The time to successful radial arterial catheterization was defined as time zero to time of placement. Time zero for the DP group began when the anesthesiologist's fingers were placed on the patient with the purpose of palpating the artery. Time zero for the US group began when the US transducer was first placed on the patient's skin for the purpose of identifying the radial artery. Time to placement was defined as the interval from time zero until the time at which an arterial tracing was viewed on the monitor.

Secondary Outcome Measures :
  1. Number of Attempts [ Time Frame: up to 5 minutes ]
    An attempt was defined as a new purposeful penetration of the skin with the needle (i.e., following complete withdrawal of the needle from the skin).

  2. Number of Re-directions [ Time Frame: up to 5 minutes ]
    A re-direct was defined as the needle being purposefully withdrawn at least 5 mm and re-directed (but not removed from the skin entirely).

  3. Complication Rate (Hematoma) [ Time Frame: up to 5 minutes ]
    A hematoma was defined a collection of blood or formation of a bruise surrounding the site of radial artery catheterization

Information from the National Library of Medicine

Choosing to participate in a study is an important personal decision. Talk with your doctor and family members or friends about deciding to join a study. To learn more about this study, you or your doctor may contact the study research staff using the contacts provided below. For general information, Learn About Clinical Studies.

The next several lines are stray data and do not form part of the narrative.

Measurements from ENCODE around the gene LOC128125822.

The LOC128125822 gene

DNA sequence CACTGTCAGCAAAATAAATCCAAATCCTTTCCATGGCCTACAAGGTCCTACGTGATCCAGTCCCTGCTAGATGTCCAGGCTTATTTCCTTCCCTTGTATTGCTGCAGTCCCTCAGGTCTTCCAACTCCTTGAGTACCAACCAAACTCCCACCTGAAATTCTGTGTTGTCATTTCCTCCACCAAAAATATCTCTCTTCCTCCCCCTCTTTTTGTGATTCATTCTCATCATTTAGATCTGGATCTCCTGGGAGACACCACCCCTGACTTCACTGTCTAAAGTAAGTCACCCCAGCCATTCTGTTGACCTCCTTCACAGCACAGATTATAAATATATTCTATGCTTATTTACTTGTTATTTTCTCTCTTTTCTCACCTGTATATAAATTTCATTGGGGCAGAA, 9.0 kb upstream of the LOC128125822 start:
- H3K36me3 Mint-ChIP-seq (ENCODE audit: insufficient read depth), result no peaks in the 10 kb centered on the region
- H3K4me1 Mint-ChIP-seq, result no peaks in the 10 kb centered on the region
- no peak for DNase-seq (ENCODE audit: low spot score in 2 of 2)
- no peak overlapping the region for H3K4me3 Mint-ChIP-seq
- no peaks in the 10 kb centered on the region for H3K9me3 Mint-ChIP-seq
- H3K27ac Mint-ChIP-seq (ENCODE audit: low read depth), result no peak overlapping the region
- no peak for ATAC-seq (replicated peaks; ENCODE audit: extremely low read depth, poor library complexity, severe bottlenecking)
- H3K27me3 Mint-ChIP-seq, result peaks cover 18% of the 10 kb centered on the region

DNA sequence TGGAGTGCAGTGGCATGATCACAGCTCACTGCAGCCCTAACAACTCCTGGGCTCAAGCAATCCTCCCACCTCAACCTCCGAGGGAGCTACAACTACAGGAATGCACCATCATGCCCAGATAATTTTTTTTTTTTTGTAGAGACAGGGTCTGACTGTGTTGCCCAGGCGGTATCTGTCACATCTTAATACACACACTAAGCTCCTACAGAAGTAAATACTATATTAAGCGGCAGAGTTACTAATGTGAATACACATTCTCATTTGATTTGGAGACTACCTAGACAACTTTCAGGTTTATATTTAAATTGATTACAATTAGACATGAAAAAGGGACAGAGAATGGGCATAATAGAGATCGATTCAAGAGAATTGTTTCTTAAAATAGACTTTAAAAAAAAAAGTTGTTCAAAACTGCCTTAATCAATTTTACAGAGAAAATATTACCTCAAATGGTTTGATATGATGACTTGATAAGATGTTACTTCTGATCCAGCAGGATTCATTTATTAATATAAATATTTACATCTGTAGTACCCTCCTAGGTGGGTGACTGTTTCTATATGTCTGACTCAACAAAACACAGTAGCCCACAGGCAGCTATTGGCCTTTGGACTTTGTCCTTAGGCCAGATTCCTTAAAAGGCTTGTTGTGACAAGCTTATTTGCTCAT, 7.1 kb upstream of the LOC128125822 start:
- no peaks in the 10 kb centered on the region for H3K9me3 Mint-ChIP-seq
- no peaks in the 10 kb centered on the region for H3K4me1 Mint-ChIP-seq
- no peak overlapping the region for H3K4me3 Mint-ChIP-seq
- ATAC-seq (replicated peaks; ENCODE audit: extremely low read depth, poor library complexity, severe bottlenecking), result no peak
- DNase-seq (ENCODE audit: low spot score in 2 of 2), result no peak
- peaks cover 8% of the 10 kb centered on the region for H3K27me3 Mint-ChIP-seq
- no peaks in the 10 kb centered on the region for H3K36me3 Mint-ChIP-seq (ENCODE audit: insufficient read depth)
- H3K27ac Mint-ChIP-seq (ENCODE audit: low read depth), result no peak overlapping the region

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Ages Eligible for Study:   19 Years and older   (Adult, Older Adult)
Sexes Eligible for Study:   All
Accepts Healthy Volunteers:   Yes

Inclusion Criteria:

  • Patients undergoing cardiac surgery
  • Age 19 or older
  • Provided written informed consent

Exclusion Criteria:

  • Suspected inability to comply with study procedures, including language difficulties or medical history and/or concomitant disease, as judged by the investigator
  • Previous surgery at the site of proposed radial artery catheterization
  • Any vascular condition that may preclude eligibility for radial artery line insertion as judged by the investigator
  • Patients with ventricular assist devices
  • Previous inclusion in this study

Information from the National Library of Medicine

To learn more about this study, you or your doctor may contact the study research staff using the contact information provided by the sponsor.

Please refer to this study by its identifier (NCT number): NCT02118441

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Canada, British Columbia
St. Paul's Hospital
Vancouver, British Columbia, Canada, V6Z 1Y6
Sponsors and Collaborators
University of British Columbia
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Principal Investigator: Stephen Head, MD Providence Health & Services

Publications automatically indexed to this study by Identifier (NCT Number):
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Responsible Party: University of British Columbia Identifier: NCT02118441    
Other Study ID Numbers: H13-00494
First Posted: April 21, 2014    Key Record Dates
Results First Posted: May 7, 2015
Last Update Posted: May 7, 2015
Last Verified: April 2015